Downward it dances and lands on her shoulders and nose and his windshield, the hush of a storm, with the street emptied out of all seekers of warmth and a wind blowing gently. She holds up a hand.
They are angels in a snow globe, both silent and smiling, two African strangers alone in the snow: kindly man in a cab in a bulky beige coat waving back as he pulls from the curb and honks once and a girl on her steps in a short white fur coat crying quietly watching him go.

The language is exquisite. I was reading To the Lighthouse for a class at about the same time, and I kept thinking that both Woolf and Selasi really know how to use nontextual material – sections, chapters, division, and above all, punctuation (I so love a writer who isn’t afraid of the outer edges of the keyboard). I’m also a big fan of non-standard syntax. The sentence fragment. Nested clauses. All the stuff they tell you not to do in English class. I ended up dictating what may be a quarter of the book into a Word document – just to hear it out loud, though I told myself it was to have quotes readily available for a post. I really didn’t need seventeen pages (!) of quotes for this post. And I had a terrible time whittling them down to just these few.

[Kehinde] His siblings and their parents belong to a People, bear the stamp of belonging.
He and Taiwo do not. Their features are a record, yes, but not of a People, the art history of Peoplehood, constant and strong, but the shorter, very messy, lesser history of people, small p, two at least, who one day happened to make love. As children they’d decided they were aliens, or adopted.… It wasn’t until later, at thirteen, in Lagos, just arrived at Uncle Femi’s, ushered into the lounge, that they’d see, from the threshold, standing frozen with wonder, the face that theirs came from, there, white, on the wall.

Given the title, I’d expected the book to be about the 1983 expulsion of Ghanaians from Nigeria, but it’s barely mentioned; the Sai family is in the US in 1983. Leaving, however, is the lens through which everything is seen. “We were immigrants,” says Fola towards the end of the book. “Immigrants leave.” Leaving – and what remains – permeates the story.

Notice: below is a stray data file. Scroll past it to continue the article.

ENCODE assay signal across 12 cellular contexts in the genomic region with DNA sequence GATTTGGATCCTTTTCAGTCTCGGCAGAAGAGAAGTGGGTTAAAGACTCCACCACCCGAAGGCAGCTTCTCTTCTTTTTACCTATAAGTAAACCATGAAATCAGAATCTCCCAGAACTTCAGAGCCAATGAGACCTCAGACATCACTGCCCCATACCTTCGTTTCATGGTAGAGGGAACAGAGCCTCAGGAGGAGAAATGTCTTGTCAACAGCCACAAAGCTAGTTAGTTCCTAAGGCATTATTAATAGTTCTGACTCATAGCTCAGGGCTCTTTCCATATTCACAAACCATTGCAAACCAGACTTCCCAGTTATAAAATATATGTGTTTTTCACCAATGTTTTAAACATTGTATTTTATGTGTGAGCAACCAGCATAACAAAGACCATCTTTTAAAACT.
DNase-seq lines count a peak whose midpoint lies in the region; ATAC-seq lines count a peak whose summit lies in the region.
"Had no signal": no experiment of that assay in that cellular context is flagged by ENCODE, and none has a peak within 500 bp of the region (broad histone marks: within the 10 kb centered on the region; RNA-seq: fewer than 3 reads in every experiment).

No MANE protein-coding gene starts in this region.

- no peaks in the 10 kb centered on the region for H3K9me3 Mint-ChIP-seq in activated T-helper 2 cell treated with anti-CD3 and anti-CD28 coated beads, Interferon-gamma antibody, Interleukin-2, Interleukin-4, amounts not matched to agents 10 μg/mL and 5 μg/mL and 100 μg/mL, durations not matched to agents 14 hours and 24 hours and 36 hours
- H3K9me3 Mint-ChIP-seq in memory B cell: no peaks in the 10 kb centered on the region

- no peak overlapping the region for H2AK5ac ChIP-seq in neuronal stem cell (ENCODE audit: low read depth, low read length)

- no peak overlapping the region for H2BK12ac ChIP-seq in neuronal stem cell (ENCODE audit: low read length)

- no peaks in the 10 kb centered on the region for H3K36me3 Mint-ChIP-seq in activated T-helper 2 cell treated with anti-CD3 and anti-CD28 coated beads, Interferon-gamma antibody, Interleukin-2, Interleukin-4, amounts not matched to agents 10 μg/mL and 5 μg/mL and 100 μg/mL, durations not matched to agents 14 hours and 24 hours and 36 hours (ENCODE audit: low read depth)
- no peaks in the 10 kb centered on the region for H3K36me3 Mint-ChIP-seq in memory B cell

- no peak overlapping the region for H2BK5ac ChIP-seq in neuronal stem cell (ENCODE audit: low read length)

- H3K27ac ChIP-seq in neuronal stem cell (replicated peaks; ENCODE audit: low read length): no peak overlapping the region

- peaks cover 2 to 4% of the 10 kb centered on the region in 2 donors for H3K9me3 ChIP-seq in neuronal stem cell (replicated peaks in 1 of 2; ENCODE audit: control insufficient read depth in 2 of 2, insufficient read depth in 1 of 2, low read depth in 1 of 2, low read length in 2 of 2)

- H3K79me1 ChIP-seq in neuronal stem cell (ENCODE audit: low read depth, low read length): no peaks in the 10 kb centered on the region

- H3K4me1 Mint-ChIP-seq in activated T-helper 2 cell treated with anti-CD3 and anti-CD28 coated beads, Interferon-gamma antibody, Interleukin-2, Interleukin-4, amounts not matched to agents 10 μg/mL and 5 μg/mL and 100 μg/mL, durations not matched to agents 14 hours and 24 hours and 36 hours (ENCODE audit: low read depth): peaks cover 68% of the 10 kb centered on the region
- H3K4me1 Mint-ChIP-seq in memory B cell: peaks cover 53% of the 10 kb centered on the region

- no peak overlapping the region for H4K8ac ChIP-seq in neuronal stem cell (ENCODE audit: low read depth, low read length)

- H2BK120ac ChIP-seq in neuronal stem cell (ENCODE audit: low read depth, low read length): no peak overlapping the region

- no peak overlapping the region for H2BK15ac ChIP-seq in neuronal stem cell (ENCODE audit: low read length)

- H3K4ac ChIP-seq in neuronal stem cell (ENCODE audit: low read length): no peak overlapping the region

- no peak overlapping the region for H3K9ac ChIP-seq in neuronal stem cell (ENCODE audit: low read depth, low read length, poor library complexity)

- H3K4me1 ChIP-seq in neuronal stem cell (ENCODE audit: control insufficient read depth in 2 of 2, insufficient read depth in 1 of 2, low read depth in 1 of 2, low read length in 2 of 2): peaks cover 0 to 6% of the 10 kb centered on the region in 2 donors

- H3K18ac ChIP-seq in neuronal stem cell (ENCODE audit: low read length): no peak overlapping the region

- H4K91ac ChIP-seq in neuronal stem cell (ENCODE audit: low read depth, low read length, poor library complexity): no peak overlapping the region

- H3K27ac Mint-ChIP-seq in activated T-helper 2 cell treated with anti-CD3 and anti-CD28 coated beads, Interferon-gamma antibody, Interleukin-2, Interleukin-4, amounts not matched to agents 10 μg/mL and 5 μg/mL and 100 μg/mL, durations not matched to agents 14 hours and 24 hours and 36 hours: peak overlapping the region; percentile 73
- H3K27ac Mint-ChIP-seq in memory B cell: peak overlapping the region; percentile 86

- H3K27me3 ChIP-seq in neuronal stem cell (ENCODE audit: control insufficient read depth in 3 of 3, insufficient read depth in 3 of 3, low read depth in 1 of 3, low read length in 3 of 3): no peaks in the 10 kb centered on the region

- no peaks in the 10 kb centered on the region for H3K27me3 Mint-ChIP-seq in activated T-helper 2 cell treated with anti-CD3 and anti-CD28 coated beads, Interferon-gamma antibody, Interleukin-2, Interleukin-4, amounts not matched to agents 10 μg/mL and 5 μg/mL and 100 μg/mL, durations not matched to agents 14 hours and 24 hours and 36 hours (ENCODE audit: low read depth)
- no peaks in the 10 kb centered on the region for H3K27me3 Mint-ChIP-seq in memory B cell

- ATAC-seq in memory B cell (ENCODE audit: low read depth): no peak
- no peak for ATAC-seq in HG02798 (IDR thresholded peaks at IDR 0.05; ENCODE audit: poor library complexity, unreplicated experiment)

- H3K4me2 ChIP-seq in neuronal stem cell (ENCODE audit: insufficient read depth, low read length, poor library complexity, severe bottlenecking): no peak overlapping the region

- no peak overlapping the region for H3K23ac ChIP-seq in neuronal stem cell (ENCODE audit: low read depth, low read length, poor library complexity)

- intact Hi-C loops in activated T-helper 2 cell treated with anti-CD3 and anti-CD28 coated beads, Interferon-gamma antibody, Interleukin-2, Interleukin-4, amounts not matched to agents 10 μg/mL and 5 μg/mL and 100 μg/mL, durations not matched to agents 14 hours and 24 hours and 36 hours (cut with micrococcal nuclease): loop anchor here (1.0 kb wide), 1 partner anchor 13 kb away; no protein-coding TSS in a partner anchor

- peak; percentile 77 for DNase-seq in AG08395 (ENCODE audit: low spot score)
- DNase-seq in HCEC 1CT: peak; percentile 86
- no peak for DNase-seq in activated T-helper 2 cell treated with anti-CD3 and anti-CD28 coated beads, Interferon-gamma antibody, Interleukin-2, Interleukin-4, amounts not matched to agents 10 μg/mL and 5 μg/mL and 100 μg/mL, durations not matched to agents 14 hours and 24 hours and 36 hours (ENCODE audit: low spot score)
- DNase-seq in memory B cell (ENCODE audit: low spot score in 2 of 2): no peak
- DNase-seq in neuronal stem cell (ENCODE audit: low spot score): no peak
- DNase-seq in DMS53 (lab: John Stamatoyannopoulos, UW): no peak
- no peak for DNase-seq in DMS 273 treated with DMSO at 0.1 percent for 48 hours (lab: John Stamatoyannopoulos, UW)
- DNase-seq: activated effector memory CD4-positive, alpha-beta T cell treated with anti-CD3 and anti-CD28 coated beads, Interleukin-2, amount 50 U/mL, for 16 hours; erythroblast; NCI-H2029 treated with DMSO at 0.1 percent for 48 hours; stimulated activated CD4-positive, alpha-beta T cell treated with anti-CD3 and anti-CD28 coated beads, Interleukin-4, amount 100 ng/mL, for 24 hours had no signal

Fola Savage and Kweku Sai are the immigrants, she from Nigeria, he from Ghana, who meet in Pennsylvania in the early 70s, marry, and over twenty years build professional success and beget four children: Olu, the twins Kehinde and Taiwo, and the baby Sadie. Selasi has helpfully provided a little primer in the front of the book with pronunciations and translations for these and other names, as well as a family tree. The “present” of the story is fairly simple (sixteen years after abandoning his family, Kweku dies, and the scattered family gather for his funeral, bringing with them the echoes and effects of past events), but it’s told in fairly complicated fashion: the POV jumps from character to character, the timeline zigzags and includes “remembered past” in the present as well as flashbacks told from the perspective of the characters at the time, the “archeological” effect that involves multiple passes over crucial events in increasing depth and from different points of view. That may be one of my two faint complaints (the other is the parade of epiphanies in the final chapters): it’s a bit more complicated than it needs to be, I think. Still, that’s pretty much a reality check – I loved this book, so I need to be sure I still have some perspective by finding some flaw, no matter how small.

[Taiwo] There was the other one, the first one, the one they’d deleted, the one who backed down a sunset-lit drive while she watched from the window obscured by darkness, having played with the lights to bid Kehinde inside: first off, then on, then off, then on: just sufficiently dark now to see in the car, the man’s face through the windshield, soft, narrow eyes narrower, fighting: then filling with, tears – but resolute.
He would know, too, she thought… She would find him and tell him. He was somewhere in Ghana (according to Olu); she’d go there and wait. She’d be seated on his stoop when he came home from work, in a Volvo as she saw it, the sunset full swing. He’d seen her from the driveway and slow to a stop with that look on his face for that seen in such films when a man on the run returns home before dark and the hit man is waiting, at ease, in plain sight, with his boots on the railing, a gun in one boot where the man in the driveway can see it. Like that. He’d stop, kill the engine, and stare from the car with his eyes meeting hers, hers unblinking, his wet, for he’d see in her face that the light had gone out and would know without words that his daughter was dead, that the girl he had left on a street in North America was not the one sitting on this stoop in West Africa, with boots propped on the railing and pistol in boots, that she’d died because no one would save her.